James: I also believe we need to have faith in our own abilities as well as faith in something larger than ourselves. We need faith when something does not go to plan, a faith that things will at some point get better. I have been practicing meditation each morning for about five days in a row, I have seen the positive outset of this practice, even though it might not be a direct result. Initially, I found it quite tough and I am sure I was not practicing as much as Sister JinHo would expect, but I am now feeling the benefit.

Elizabeth: Holding a faith in yourself is so important. Finding this faith and maintaining a sense of self-compassion can be so difficult. We grow up in educational settings which are so result-driven. The pressures to score the top grades from GCSE to A-Level are brought forth into University. We expect so much from ourselves now. When we focus solely on the results of our assessment, and work only with these in minds, we often neglect the other valuable parts of ourselves that we derive energy from in order to thrive. I think we need to look more holistically at our university experience so we can grow as people as well as academics.

As the Faith and Well-being conversation draws to a close and we all take a moment to appreciate the discovery of new illuminating perspectives on how to maintain reasonable levels of well-being both inside and outside University.

BILT Student Fellow, Owen Barlow

News

Research-informed teaching and my experience at the University Education Committee

BILT Student Fellow Emily spoke at the University Education Committee last week. Here, she reflects on the discussion about research-informed teaching and what can be done to improve students’ interaction with research.

Recently, I was asked to speak on a panel about research-informed teaching at the University Education Committee. Education Committee, if you haven’t heard of it before, is made up of people high up in Education in the university (think Pro-Vice Chancellor of Education, Associate Pro-Vice Chancellors, Education Directors, etc). So, I was really excited about this opportunity, although a little nervous, because I knew it would be a great chance to get a student’s opinion heard.  

The panel were asked to prepare a short talk on what research-informed teaching meant to us, and how we saw research-informed teaching working at Bristol. There was a good mix of people on the panel: James Freeman, the Faculty Education Director of the Arts, Dawn Davies, from the School of Physiology, Pharmacology and Neuroscience (PPN), Helen Della Nave from We The Curious, and me.
 

So, what is research informed teaching?  

By definition, ‘research-informed teaching’ (RIT) simply means the linking of research and teaching in Higher Education. There are various other phrases associated with RIT, including ‘research-led’, ‘research-oriented’, ‘research-tutored’ and ‘research-based’. There’s a good diagram called the Curriculum Design and the Research-Teaching Nexus by Healey (2005), which helps to understand how those different elements work.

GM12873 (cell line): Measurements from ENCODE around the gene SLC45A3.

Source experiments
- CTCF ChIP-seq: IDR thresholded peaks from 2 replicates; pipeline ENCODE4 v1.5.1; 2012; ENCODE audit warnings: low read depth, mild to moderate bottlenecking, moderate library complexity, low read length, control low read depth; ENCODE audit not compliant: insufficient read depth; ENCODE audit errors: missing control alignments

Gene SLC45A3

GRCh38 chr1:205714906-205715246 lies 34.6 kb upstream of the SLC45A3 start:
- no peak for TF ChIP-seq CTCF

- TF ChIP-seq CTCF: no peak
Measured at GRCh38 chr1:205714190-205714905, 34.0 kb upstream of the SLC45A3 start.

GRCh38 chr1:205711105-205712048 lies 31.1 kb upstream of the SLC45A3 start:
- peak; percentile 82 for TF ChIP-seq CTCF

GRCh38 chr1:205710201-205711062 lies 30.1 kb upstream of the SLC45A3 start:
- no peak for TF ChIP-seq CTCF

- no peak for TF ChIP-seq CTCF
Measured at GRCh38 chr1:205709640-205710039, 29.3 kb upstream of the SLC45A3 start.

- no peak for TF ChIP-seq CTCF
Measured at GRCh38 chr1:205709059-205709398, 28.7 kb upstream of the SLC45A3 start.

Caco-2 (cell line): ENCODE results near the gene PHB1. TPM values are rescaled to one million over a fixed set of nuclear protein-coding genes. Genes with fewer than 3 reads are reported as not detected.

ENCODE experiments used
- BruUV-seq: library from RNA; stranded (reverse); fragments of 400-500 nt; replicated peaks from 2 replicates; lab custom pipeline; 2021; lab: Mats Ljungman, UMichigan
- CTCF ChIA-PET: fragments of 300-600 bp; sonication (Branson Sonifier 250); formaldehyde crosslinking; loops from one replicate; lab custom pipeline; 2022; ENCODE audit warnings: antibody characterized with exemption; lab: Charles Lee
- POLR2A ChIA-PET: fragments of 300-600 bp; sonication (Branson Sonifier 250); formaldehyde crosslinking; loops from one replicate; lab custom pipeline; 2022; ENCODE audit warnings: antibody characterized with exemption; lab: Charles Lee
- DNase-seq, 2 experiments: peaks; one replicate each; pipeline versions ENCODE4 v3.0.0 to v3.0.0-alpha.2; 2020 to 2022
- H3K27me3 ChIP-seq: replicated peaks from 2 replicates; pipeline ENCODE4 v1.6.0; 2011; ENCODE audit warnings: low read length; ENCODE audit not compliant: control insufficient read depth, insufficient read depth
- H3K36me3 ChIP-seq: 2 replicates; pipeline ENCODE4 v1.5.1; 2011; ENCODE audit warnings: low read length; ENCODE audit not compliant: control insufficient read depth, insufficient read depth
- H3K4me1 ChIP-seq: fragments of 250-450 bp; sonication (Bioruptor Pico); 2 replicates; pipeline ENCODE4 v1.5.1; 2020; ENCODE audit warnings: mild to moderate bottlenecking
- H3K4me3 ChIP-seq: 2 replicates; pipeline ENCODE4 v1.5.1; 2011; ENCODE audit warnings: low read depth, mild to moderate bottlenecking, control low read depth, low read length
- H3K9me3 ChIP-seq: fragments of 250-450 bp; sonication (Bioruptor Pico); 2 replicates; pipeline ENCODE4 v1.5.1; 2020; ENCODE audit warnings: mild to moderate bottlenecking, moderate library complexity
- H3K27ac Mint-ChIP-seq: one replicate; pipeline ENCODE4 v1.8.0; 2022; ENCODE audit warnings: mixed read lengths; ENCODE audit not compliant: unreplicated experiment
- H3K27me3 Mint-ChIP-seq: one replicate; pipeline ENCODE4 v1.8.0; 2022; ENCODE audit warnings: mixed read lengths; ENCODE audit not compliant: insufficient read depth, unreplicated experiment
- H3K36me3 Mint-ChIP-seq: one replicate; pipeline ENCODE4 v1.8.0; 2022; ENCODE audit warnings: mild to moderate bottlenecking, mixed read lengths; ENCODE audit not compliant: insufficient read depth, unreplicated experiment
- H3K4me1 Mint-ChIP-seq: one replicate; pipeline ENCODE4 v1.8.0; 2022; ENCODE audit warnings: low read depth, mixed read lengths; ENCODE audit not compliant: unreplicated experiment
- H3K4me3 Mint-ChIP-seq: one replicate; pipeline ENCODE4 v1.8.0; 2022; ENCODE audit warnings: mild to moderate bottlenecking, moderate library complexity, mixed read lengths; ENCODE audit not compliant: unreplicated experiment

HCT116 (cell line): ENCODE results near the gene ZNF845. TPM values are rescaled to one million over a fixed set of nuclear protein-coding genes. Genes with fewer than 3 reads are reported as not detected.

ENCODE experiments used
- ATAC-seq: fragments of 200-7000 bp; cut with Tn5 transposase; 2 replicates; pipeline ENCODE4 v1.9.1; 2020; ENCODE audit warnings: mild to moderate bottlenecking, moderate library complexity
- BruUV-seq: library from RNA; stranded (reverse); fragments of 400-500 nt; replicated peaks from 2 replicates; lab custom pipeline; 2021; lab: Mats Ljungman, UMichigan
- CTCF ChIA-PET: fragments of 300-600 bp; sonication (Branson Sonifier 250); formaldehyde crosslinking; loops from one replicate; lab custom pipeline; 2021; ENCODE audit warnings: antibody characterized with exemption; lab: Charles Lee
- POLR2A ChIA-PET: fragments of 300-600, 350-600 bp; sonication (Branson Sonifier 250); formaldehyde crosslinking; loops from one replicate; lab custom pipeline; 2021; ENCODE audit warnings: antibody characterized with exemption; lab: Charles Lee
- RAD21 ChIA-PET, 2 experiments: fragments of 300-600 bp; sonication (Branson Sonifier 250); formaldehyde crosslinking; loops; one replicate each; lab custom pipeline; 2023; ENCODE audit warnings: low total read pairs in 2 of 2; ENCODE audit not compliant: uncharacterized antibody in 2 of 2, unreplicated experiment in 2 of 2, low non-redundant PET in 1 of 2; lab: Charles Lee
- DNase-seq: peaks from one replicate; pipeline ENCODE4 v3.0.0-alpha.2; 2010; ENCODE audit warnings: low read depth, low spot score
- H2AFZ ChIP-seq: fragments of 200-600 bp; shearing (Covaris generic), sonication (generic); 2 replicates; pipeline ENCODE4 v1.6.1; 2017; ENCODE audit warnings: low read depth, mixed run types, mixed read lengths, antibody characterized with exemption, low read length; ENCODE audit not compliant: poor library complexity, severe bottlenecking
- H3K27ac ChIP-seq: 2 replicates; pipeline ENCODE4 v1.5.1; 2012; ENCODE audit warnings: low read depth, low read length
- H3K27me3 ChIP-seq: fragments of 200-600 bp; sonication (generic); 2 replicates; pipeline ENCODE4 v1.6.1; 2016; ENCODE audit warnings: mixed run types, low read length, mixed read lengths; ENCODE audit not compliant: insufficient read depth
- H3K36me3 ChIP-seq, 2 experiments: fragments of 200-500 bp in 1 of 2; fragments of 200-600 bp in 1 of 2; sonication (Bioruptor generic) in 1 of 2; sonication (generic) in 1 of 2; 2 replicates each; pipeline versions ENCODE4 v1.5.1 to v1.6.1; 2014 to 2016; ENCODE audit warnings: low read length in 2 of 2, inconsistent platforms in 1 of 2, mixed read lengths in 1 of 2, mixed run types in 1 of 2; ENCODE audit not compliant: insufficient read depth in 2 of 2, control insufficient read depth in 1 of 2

What did I say? 

I structured my talk around the student experience. To me, research-informed teaching is about helping students to learn by encountering research methods and by understanding their own work as research, which fits with the ‘research-based’ element of the diagram. I see learning as an active process, meaning that we should teach students how to do things, rather than teaching them a set body of knowledge. I used English as an example – English students aren’t required to have read a certain number of books or know a certain number of texts in order to complete an English degree. Instead, we are taught how to analyse a text, how to think critically about a text, how to develop an argument and how to engage in critical discourse. The course is skills focused, not content focused, meaning English students develop a skillset which can be applicable elsewhere. I tried to stress that research-informed teaching, to me, would mean focusing on engaging students in research methods, rather than content-based curricula.  

What did everyone else say? 

It was interesting to see how everyone else understands research-informed teaching, from their different academic backgrounds and their experiences of teaching.  

James Freeman spoke about how he feels the prime function of research is ‘to seek’, as the word once meant, so students are actively involved in seeking answers each year and presenting those answers to their community. He also talked about ‘Arts in the Age of Data’, which means encouraging Arts students to develop data skills in order to answer their questions, putting a research method into practice in the context of their own work.  

Dawn Davies discussed how the teaching in PPN is usually ‘research-led’, as staff use research findings and primary literature in their teaching, although this mainly occurs in 3rd and 4th year. These units are intended to link with what the departments are researching, in order to create a link between staff and students and to make use of research expertise. Dawn also raised the issue that there is a big jump to 3rd year, a problem recognised across the faculties, as they found that students didn’t have the skills for designing experiments well. She explained that the problem is that students are taught in a recipe style, they are told exactly how to run a lab and therefore don’t learn how to deal with new problems or designs. One of the ways PPN is working to solve this is by teaching the students the basic lab knowledge, and then getting them to design their own experiment using that equipment, which encourages them to develop their problem-solving skills. In this, they are hoping to increase the research-based aspects of their courses.